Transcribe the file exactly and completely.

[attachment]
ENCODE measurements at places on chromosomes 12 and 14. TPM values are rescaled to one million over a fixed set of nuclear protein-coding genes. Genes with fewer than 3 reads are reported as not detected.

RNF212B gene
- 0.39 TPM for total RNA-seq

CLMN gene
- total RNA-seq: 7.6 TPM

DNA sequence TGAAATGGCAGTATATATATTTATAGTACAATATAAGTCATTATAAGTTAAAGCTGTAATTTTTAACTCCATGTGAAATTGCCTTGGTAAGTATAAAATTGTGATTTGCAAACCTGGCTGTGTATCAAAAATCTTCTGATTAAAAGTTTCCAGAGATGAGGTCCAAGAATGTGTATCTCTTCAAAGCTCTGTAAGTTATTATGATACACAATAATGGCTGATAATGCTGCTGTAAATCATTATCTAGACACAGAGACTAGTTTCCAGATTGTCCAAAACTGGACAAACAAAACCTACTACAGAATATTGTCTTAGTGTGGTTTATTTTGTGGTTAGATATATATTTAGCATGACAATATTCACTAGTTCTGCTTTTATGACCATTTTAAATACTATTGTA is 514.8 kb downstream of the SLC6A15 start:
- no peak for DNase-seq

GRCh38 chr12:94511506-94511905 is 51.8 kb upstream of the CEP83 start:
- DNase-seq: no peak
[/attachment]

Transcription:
ENCODE measurements at places on chromosomes 12 and 14. TPM values are rescaled to one million over a fixed set of nuclear protein-coding genes. Genes with fewer than 3 reads are reported as not detected.

RNF212B gene
- 0.39 TPM for total RNA-seq

CLMN gene
- total RNA-seq: 7.6 TPM

DNA sequence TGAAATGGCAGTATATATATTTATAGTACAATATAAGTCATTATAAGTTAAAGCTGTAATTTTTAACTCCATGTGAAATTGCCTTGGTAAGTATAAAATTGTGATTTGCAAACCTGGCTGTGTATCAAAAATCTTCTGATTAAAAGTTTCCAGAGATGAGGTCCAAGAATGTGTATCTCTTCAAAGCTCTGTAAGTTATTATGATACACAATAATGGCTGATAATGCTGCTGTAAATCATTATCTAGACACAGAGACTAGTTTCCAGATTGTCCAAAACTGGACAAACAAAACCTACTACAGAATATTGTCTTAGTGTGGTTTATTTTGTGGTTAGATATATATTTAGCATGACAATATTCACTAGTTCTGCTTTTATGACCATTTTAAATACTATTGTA is 514.8 kb downstream of the SLC6A15 start:
- no peak for DNase-seq

GRCh38 chr12:94511506-94511905 is 51.8 kb upstream of the CEP83 start:
- DNase-seq: no peak